I understand that the register can be scary, and I do have sympathy for the girl…though as a potential business owner, I have to think you’d want to put your best foot forward in this situation. Put someone knowledgeable in both coffee and the store menu in position to handle the customers. I was kind, friendly, and courteous during my visit… but I can imagine a customer or two becoming quickly frustrated and not showing the same kindness, which would be a shame both to the girl’s psyche, and the young reputation of the store.

The ristretto, on the other hand, was fantastic! Perfectly pulled, the color was a wonderful, glowing bronze. The brew had a sweet, decadent aroma, and the taste was creamy and smooth. If/when I return to this shop in the future, it will be for the coffee. Judging from these shots, the barista was well-trained and knew how to handle and brew the product. That is invaluable to any specialty coffee shop worth its salt.

The point of these three illustrations is this: each store had a little something to offer, but each store fell short of perfection. It’s visits like this that will undoubtedly help me in my coffee quest. Use those positive qualities while learning from the things that can be considered drawbacks. Take bits and pieces of these experiences to create that one-of-a-kind shop that people will flock to.

That’s the dream!

Community of Coffee

Doug graciously asked me to write a guest post for his blog this week, and I jumped on the opportunity. Let me introduce myself briefly: my name is Amy, I adore coffee, regale people in captive audience situations with “hilarious” tales about my cat, read indiscriminately, and blog over at Caffe Vita.

People hate listening to me talk about coffee because I get a little nerdy. They usually only make the mistake once of asking, “What are you drinking?” when I’m holding a coffee cup because the answer is obnoxiously long, as I launch into an explanation of really good froth versus average froth, and what crema is, and so on.

But, if I’m being honest, although I love coffee both as an art form and as a skill, there’s something I love about it more.

I love coffee because it creates social bonds. Coffee links people. I think that most of us would agree that too much of our lives are fractured like shards of a broken glass, and that we long for more connection, more meaning-laden moments with people. I mostly experience these moments over coffee.

I learned more about my Oma (the informal German name for grandmother) in a little story snapshot she told us, for example, than I ever have before. One May morning, while visiting her in Florida, we all sat drinking coffee, when she began to reminisce about coffee in the old country.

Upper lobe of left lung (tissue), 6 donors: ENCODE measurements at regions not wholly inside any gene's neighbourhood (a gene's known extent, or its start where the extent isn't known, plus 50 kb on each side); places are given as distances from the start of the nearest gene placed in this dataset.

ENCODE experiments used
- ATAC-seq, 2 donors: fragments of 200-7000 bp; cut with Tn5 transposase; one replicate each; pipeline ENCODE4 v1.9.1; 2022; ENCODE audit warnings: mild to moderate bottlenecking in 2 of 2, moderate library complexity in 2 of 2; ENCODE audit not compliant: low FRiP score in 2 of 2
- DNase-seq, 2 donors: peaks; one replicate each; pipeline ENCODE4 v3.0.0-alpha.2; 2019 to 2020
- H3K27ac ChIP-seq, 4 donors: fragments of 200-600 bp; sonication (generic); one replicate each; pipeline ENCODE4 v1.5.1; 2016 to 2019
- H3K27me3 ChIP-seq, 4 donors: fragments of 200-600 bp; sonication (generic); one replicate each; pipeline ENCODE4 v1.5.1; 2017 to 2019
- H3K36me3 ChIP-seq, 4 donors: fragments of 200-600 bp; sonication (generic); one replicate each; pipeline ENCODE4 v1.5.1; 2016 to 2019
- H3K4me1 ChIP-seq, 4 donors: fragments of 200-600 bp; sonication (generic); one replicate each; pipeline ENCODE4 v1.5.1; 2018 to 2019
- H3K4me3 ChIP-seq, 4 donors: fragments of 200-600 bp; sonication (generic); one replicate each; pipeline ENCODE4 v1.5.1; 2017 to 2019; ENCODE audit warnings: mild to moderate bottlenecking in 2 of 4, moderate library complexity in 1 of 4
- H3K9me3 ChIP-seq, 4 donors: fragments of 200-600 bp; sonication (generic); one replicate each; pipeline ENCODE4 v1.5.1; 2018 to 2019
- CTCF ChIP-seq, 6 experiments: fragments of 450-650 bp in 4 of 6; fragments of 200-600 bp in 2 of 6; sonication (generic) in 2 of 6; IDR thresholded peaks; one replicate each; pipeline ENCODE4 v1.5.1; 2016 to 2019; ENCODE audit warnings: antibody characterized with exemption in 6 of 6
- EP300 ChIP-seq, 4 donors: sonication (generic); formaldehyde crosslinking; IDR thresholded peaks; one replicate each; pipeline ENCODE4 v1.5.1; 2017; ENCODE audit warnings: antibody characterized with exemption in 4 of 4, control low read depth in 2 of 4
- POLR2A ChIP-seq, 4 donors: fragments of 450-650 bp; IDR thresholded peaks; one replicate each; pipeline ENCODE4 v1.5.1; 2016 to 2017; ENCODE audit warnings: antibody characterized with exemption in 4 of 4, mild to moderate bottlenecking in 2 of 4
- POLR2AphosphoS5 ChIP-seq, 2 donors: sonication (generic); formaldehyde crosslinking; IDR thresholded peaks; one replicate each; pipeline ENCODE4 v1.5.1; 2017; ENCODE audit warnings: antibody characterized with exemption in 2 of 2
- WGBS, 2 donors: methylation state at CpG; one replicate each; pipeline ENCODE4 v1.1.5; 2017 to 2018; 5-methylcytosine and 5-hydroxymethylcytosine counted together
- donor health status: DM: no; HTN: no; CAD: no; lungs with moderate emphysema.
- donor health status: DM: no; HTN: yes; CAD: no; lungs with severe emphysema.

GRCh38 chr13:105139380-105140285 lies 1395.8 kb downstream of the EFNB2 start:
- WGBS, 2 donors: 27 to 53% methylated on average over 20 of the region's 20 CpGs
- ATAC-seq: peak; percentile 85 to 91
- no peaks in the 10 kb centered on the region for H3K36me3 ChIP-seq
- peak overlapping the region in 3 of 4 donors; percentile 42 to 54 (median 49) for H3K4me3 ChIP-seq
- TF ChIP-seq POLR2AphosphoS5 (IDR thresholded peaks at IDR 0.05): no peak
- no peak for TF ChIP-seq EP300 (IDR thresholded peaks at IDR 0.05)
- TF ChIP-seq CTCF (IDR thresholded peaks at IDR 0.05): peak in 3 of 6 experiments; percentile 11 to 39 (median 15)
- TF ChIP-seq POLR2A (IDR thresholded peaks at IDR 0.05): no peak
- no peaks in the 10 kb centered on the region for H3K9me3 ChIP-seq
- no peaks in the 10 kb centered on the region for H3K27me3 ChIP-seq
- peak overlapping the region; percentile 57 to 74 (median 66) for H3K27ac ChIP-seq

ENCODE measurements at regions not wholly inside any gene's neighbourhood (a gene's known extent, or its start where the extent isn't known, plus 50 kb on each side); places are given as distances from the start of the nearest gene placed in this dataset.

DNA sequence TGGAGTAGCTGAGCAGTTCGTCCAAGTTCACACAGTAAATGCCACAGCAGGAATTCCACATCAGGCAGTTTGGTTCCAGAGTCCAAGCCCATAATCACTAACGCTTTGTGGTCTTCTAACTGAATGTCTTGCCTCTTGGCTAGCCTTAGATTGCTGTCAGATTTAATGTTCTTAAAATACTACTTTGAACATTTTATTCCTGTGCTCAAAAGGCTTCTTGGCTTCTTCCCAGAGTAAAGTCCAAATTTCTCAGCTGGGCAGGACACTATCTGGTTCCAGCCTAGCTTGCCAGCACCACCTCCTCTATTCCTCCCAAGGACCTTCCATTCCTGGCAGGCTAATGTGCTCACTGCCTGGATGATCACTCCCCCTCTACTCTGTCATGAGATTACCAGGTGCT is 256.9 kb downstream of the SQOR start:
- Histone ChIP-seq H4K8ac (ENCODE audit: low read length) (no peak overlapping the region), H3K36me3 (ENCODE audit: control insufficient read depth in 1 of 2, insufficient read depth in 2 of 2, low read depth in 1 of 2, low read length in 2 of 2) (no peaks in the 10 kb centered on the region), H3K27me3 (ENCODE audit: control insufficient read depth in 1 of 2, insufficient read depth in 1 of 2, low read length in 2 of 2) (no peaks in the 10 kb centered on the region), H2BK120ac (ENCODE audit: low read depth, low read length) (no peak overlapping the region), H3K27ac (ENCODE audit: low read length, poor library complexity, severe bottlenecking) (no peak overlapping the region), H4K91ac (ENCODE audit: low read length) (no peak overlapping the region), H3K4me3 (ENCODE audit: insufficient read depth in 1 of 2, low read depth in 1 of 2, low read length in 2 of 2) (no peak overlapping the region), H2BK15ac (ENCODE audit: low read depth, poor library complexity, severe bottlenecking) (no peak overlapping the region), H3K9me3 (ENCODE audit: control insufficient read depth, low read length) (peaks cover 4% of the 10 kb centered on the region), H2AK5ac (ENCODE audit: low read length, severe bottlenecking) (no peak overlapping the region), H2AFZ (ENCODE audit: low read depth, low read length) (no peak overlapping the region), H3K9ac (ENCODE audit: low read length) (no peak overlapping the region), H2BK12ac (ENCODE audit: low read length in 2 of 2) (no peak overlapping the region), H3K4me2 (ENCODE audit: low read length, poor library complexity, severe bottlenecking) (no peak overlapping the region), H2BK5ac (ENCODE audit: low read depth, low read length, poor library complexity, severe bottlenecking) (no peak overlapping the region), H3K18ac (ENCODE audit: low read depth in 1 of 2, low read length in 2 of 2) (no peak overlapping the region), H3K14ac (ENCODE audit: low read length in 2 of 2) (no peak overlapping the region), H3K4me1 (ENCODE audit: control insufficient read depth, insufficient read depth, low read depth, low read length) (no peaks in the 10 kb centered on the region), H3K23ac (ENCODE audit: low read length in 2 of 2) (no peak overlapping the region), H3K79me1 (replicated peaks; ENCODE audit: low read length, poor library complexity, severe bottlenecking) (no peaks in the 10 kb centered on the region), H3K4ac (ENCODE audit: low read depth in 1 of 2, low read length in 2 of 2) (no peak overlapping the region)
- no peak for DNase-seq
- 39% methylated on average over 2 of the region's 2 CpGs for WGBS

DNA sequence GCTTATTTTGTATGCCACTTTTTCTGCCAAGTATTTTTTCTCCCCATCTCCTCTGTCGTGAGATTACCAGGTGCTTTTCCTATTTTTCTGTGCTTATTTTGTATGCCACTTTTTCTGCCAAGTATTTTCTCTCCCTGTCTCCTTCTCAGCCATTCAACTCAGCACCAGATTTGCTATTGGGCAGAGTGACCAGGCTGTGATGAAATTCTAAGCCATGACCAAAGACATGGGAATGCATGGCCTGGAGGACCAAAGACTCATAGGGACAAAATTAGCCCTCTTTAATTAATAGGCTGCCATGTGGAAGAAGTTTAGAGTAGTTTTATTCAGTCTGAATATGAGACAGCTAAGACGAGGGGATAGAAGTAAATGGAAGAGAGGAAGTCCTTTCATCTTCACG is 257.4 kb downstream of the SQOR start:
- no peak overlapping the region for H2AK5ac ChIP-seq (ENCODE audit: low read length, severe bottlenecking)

When she was young in Serbia, families would buy green coffee beans because they were cheapest and would roast them on trays in the oven. Then they would grind the beans very fine in a brass grinder with a hand crank. In the mornings, they would brew the coffee in a pot over a “spiritous lamp,” as Oma called it: a small alcohol-fueled burner. This way, they didn’t need to wait to stoke up the wood burning stoves to brew coffee. They set the little, long-handled pot filled with water and newly ground coffee atop the burner. When it bubbled, they lifted it off the burner for a moment, then set it back down. It would bubble up again and be lifted off again, the process creating a natural crema on the coffee. The brewed coffee was then poured into tiny cups. On more leisurely days, like Sundays, the family would sit for hours drinking coffee and talking, nothing rushed. After the family finished their coffee, they would tip the cup upside down onto the saucer, wait for it to dry, and then read their fortunes in the whorls and swirls of the dried grounds in the cups.

Now, as then, coffee connects me to those I love. On Saturday mornings, I meet with several of my close friends at a local coffee shop, and we sit for hours (annoying the baristas, no doubt, as we commandeer several tables): I with my espresso, MaryBeth with a soy vanilla latte, Hannah with an iced white mocha, Hope with drip coffee mixed with her gluten-free creamer and sweetener from home, and Kaitlin with whatever strikes her fancy that week. We sit and we talk, slowly sipping our drinks and simultaneously interweaving bits of our lives, creating a richer and stronger personal fabric than we had previously possessed.

Perhaps coffee is slightly magical. It provides a focal point around which we naturally gather. Its pull is so strong that Charles II attempted to ban coffee houses in 1675 because he was threatened by the Enlightenment political and religious conversations that transpired there.

I think we all sense the power that coffee has to bring us together and to trace a line through history, connecting us with all the coffee lovers before us. So, why don’t you plan a coffee date with someone and enjoy a nice long conversation. You’ll feel just a little more connected.